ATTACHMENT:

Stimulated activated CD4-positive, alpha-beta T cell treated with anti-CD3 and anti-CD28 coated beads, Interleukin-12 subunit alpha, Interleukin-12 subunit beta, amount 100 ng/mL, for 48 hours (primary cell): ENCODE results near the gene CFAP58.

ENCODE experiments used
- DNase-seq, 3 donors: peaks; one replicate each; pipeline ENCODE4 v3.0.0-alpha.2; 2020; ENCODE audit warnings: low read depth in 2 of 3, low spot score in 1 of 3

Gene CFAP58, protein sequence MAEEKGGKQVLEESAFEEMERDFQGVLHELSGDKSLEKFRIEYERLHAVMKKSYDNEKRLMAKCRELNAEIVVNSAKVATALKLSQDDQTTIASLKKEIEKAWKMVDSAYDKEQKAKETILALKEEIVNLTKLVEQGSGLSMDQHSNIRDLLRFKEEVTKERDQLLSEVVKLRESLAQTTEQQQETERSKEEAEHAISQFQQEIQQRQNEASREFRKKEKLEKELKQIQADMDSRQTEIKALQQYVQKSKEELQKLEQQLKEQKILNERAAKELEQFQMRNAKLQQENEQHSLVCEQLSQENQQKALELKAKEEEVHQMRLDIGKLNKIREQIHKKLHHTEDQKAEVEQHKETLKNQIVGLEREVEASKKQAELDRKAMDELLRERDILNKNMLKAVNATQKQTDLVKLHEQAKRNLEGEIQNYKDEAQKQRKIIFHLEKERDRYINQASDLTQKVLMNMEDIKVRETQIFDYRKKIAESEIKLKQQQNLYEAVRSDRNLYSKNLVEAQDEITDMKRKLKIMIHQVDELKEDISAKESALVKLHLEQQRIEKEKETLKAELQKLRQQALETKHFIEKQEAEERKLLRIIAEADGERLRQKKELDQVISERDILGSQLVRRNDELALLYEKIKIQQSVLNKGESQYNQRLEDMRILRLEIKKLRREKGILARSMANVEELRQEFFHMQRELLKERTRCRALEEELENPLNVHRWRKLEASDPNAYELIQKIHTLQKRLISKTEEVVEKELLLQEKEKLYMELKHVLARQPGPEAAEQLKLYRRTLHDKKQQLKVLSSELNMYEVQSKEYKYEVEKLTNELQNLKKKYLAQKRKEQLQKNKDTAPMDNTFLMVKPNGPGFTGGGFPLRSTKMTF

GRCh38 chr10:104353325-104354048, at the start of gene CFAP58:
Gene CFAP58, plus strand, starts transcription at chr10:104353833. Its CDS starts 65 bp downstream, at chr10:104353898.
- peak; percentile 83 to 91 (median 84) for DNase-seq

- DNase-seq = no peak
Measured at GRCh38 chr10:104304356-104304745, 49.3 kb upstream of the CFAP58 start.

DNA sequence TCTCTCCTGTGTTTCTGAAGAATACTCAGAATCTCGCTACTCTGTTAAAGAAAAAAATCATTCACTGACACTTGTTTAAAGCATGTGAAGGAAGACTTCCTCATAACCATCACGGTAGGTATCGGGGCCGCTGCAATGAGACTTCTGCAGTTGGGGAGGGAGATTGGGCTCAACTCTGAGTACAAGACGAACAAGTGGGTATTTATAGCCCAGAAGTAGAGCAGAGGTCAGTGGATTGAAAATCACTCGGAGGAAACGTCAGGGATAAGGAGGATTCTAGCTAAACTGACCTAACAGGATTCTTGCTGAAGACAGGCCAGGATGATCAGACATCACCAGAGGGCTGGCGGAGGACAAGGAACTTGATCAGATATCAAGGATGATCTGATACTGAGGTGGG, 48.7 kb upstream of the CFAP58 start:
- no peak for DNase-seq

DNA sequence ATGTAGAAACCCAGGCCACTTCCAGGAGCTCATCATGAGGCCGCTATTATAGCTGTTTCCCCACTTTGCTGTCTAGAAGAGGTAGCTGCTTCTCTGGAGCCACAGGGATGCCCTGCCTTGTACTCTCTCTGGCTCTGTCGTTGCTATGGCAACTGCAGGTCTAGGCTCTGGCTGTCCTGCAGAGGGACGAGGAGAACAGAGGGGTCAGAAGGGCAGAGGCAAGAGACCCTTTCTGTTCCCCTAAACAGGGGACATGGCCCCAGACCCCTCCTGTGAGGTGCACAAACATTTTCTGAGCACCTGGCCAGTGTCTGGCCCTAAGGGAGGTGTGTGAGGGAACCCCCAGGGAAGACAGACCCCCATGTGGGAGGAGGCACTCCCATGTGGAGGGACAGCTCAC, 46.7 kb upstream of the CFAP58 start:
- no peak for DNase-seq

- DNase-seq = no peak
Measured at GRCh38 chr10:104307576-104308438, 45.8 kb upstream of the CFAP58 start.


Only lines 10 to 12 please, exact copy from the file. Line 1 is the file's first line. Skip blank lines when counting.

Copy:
DNA sequence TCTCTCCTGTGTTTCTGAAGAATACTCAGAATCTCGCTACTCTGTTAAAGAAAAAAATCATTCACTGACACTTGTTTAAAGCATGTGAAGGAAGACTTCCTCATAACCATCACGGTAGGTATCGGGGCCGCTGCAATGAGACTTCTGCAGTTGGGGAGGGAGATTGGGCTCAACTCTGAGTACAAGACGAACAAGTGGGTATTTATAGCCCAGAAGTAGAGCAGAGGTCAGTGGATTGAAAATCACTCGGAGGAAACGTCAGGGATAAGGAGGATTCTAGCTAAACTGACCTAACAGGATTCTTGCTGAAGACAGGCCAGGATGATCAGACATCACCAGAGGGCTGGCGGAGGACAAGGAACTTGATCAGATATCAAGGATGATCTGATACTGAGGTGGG, 48.7 kb upstream of the CFAP58 start:
- no peak for DNase-seq

DNA sequence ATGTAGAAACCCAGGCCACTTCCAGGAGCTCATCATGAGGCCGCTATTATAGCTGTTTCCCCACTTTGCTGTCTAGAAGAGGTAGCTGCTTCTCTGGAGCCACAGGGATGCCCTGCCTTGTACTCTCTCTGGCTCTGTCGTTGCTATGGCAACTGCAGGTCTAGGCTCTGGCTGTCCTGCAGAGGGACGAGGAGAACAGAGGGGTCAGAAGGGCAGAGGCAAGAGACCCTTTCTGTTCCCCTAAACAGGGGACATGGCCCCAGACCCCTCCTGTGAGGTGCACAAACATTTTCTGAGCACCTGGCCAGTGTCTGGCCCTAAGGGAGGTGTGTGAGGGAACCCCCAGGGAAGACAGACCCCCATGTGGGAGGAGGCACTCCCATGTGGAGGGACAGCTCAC, 46.7 kb upstream of the CFAP58 start: